"Don't y'all know that "comfortable" Texans often invite friends, and interesting folk they'd like to become friends, to their places for some good eating, good hunting, good talking? Down here we call that behavior "hospitality" and it is a good thing."

This is a normal sort of thing for the rich anywhere. Especially if it involves field sports - hunting and shooting. The British aristocracy seem to have spent half their lives visiting each other and hunting each others game.
Heck, half at least of Wodehouse's books take place in some country house (i.e., a palace) hosting a bunch of guests.

Robert Cook said...

"No cash, but maybe they all had to do chores."

Also known as buying friends and influencing people.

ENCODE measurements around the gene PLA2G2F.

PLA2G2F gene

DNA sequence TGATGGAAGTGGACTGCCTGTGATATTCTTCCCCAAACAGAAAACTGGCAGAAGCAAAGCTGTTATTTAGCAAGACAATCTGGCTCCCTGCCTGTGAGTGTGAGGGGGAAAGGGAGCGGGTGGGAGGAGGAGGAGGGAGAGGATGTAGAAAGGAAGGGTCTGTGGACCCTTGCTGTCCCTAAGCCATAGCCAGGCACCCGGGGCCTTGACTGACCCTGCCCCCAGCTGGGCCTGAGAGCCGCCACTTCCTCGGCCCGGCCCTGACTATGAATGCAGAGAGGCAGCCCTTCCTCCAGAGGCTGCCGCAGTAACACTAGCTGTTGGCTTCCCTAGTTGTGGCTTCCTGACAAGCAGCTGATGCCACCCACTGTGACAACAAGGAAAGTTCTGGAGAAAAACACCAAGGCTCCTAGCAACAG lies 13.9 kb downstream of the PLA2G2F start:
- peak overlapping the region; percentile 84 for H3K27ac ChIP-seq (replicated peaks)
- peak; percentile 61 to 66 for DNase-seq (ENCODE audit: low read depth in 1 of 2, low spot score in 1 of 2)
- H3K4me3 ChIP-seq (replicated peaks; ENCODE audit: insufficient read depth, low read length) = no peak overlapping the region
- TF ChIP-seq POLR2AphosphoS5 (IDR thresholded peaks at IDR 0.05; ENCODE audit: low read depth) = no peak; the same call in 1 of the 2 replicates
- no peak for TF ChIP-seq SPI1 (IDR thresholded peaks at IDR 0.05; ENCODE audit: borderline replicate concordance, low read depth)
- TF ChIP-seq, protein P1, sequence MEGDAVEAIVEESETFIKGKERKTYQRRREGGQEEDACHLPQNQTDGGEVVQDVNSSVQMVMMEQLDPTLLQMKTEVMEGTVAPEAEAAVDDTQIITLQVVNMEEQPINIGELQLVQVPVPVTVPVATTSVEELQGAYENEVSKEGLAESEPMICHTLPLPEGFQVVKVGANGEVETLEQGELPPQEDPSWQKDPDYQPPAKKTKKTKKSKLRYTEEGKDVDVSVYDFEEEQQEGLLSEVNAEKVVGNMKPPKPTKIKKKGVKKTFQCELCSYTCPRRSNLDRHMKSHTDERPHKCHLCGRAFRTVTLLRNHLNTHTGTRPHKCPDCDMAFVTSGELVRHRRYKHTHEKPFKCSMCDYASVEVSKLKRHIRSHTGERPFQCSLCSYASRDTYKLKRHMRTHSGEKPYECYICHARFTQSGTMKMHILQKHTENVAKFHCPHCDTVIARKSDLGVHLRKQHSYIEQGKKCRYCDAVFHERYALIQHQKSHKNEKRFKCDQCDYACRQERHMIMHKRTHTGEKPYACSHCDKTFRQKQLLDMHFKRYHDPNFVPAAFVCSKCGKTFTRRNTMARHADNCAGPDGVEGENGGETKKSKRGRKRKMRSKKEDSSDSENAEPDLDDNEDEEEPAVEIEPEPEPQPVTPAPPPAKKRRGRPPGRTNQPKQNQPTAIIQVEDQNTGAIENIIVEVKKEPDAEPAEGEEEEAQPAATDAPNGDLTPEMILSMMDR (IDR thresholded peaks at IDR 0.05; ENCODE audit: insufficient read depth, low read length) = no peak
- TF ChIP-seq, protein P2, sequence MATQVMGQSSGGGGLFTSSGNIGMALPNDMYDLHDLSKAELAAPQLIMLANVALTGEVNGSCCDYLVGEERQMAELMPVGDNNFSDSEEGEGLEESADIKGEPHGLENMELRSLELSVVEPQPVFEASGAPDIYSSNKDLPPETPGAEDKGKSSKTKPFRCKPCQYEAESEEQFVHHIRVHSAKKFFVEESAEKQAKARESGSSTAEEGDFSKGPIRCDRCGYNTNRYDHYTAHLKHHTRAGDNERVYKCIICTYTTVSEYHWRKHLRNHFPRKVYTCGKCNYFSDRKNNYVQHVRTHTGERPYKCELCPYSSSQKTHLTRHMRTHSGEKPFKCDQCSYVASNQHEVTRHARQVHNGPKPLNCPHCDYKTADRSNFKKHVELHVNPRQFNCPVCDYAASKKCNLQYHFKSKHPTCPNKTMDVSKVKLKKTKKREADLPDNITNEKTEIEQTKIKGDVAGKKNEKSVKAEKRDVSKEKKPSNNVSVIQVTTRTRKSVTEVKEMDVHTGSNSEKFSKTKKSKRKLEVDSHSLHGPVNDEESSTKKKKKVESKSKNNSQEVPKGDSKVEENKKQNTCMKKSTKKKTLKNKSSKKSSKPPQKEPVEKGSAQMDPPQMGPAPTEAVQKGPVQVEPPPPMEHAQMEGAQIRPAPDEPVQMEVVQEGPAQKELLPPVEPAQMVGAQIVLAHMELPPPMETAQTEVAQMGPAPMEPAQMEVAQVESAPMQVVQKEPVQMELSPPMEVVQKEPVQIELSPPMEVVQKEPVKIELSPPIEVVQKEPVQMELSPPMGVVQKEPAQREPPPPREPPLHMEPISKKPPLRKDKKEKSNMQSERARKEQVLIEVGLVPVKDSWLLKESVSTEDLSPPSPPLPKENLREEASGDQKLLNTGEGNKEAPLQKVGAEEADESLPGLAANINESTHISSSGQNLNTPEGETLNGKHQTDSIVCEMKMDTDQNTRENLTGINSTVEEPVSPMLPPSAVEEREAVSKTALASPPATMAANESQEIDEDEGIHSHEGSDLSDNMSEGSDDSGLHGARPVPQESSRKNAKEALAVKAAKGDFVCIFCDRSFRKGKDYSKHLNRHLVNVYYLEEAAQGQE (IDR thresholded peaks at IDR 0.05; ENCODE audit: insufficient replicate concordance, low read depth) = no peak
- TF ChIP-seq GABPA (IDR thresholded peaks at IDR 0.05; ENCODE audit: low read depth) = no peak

Robert Cook said...

"Duty is one of the best books I have read in a long, long time." (Although the linked article is in response to a later memoir of Gates, there is value, nonetheless, in reading an insider's view of Gates.)

HoodlumDoodlum said...

Eh, whatever it takes to start a lil' smear, nudge nudge.

Simon said...

mikee said...
"Don't y'all know that "comfortable" Texans often invite friends, and interesting folk they'd like to become friends, to their places for some good eating, good hunting, good talking? Down here we call that behavior "hospitality" and it is a good thing."

That was my thought. Just the incredible urban parochialism of the WaPo, that there needs to be some explanation for why an avid hunter might go down to Texas to a hunt. If he'd died at fucking Disneyworld with his great-grandchildren, would they wonder what explanation there could possibly be for a man being at Disneyworld? These people have no clue whatsoever how normal Americans spend their lives.

Insufficiently Sensitive said...

The nature of Poindexter’s relationship with Scalia remained unclear Tuesday.... It is also still not known who else was at the Texas ranch for the weekend....